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Israel Considers Retaliation, but Shamir Leaning Against It

January 24, 1991
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There was no clear word after Wednesday’s emergency Cabinet meeting about whether Israel had decided to retaliate for the Iraqi missiles hurled at the Tel Aviv area over the last week.

While some officials said there was no question Israel would retaliate eventually, observers here suggested Prime Minister Yitzhak Shamir had decided to hold back for the moment.

Basking in unprecedented support in Israel for his handling of the crisis and enjoying high praise from the West, especially Washington, for Israel’s forbearance, the prime minister seemed inclined to give the policy of restraint — and the defensive capabilities of the U.S. Patriot missiles — another chance.

But should Shamir unleash the Israel Defense Force against Iraq, the move could have far reaching consequences for the Persian Gulf war and the newly cozy relationship between Jerusalem and Washington.

As evidence that Israel would defer military action for the moment, observers cited the announcement from Bonn on Wednesday afternoon that German Foreign Minister Hans-Dietrich Genscher would lead a special solidarity delegation to Israel on Thursday. (See story on Page 3.)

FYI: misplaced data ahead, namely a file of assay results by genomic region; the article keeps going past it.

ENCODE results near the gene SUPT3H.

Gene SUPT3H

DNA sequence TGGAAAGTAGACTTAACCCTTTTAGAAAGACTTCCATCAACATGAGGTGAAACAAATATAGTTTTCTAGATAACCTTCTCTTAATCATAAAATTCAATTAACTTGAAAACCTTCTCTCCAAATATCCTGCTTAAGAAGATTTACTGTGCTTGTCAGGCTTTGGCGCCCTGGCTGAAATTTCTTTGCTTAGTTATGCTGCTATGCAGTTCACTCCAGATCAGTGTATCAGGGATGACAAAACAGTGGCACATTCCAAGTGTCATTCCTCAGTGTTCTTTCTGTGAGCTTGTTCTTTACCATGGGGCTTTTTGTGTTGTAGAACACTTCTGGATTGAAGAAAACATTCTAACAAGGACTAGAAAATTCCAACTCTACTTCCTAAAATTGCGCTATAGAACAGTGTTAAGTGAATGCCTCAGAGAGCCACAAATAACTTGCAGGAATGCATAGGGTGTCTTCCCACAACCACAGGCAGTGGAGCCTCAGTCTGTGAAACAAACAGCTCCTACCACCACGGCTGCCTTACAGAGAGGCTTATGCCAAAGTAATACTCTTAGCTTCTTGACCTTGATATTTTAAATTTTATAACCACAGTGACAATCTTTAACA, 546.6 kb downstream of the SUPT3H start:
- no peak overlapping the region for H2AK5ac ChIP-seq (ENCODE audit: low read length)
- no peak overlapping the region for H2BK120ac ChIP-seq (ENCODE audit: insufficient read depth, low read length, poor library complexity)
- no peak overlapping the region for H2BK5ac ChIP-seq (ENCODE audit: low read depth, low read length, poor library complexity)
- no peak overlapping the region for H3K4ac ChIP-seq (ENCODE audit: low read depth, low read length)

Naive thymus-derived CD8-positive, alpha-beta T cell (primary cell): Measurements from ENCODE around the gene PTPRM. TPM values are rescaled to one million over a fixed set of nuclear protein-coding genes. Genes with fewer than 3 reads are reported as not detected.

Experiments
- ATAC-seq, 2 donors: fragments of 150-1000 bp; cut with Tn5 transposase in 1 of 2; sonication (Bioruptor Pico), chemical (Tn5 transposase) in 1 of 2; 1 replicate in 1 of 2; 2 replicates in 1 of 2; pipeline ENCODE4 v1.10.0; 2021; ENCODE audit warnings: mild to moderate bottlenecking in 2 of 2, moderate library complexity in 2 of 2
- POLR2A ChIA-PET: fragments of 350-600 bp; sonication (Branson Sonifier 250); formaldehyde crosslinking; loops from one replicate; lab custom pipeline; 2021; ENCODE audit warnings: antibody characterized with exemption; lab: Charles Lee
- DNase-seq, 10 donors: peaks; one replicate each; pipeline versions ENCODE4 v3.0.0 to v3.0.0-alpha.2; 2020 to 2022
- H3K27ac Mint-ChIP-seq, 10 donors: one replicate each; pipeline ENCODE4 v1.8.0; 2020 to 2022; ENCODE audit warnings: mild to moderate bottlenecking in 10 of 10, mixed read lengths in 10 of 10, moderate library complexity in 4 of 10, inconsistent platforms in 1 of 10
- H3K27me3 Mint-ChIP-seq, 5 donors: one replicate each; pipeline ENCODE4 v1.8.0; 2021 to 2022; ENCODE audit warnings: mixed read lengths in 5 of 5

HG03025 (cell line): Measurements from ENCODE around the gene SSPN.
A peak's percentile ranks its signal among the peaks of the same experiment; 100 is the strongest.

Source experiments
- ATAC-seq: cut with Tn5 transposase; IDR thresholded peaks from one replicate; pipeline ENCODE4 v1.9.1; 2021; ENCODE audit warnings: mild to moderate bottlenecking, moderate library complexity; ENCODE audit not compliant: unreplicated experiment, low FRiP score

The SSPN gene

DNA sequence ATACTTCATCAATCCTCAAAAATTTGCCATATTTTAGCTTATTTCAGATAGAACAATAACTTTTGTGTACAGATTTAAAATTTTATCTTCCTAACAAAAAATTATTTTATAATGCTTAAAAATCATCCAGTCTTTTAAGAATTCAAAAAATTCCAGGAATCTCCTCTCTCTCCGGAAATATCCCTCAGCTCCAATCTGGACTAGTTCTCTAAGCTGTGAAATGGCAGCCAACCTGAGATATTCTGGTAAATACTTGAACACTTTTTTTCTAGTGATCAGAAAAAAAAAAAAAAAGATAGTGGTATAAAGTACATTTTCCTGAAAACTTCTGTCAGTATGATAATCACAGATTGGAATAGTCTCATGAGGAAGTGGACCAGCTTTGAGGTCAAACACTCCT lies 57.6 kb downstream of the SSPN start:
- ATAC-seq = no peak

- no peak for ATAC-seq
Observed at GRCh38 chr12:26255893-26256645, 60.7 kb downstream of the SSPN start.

They surmised he would not have planned to come had he expected to find himself visiting a nation actively at war.

Shamir met with his top political and military advisers Wednesday after an early morning phone call from President Bush, who again expressed his “outrage” at Tuesday evening’s missile attack and extended his sympathies for the casualties.

The prime minister had another meeting with U.S. Deputy Secretary of State Lawrence Eagleburger on Wednesday morning, followed by the Cabinet meeting.

Israel Radio said Eagleburger gave Shamir a message from Bush, but no details were released.

WANT TO DELIVER A ‘PAINFUL RESPONSE’

Political sources here gave no indication what the prime minister may have decided with respect to Israel’s military options in the wake of Tuesday night’s SCUD attack on Ramat Gan.

Shamir ordered Wednesday that no minister may speak out on the policy-making process save for himself, Defense Minister Moshe Arens and Foreign Minister David Levy. Officials said the decision was intended to ensure Israel speaks with one voice to its own public and to the world.

Earlier, Health Minister Ehud Olmert said in a radio interview that the Cabinet, like “every Israeli citizen who is healthy and normal, would like to deliver a painful response to Iraq, so that they cry out in pain.”

In more measured language, Deputy Foreign Minister Benjamin Netanyahu told the Knesset that neither Israel’s right to respond, nor the “certainty” that it would do so, was in question. The question was when, where and how, he said.

That position seemed broadly supported in the Knesset and by the public.

Shamir received warm accolades from such staunch political opponents as Dedi Zucker and Shulamit Aloni of the Citizens Rights Movement. Zucker said the past five months had seen flawless crisis-management on the prime minister’s part.

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